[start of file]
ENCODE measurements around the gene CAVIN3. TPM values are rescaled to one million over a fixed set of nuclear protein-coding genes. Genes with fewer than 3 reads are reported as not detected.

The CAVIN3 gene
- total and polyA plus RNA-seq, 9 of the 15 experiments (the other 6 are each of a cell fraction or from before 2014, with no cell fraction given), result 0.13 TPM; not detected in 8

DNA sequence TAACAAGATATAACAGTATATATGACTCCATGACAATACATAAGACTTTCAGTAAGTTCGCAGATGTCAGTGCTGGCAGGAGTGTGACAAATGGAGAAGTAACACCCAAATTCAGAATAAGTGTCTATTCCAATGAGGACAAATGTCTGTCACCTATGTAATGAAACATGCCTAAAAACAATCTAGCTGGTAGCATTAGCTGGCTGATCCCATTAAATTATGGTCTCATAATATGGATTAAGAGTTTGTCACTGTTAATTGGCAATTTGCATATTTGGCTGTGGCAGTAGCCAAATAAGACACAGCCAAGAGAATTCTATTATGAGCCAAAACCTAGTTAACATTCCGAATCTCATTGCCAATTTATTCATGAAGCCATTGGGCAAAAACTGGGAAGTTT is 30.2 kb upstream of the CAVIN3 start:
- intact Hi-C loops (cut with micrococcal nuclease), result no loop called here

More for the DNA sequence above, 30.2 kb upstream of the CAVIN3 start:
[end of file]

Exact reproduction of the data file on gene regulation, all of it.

ENCODE measurements around the gene CAVIN3. TPM values are rescaled to one million over a fixed set of nuclear protein-coding genes. Genes with fewer than 3 reads are reported as not detected.

The CAVIN3 gene
- total and polyA plus RNA-seq, 9 of the 15 experiments (the other 6 are each of a cell fraction or from before 2014, with no cell fraction given), result 0.13 TPM; not detected in 8

DNA sequence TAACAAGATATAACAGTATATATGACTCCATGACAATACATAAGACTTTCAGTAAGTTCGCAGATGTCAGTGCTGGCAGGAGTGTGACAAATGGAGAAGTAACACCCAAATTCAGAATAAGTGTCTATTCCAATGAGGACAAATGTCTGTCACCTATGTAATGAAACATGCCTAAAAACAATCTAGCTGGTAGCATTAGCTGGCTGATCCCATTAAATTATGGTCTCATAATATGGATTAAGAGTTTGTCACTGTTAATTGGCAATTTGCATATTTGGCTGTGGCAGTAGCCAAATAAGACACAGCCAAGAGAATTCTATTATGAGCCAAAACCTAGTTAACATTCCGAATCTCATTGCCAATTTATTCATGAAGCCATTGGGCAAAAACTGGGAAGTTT is 30.2 kb upstream of the CAVIN3 start:
- intact Hi-C loops (cut with micrococcal nuclease), result no loop called here

More for the DNA sequence above, 30.2 kb upstream of the CAVIN3 start: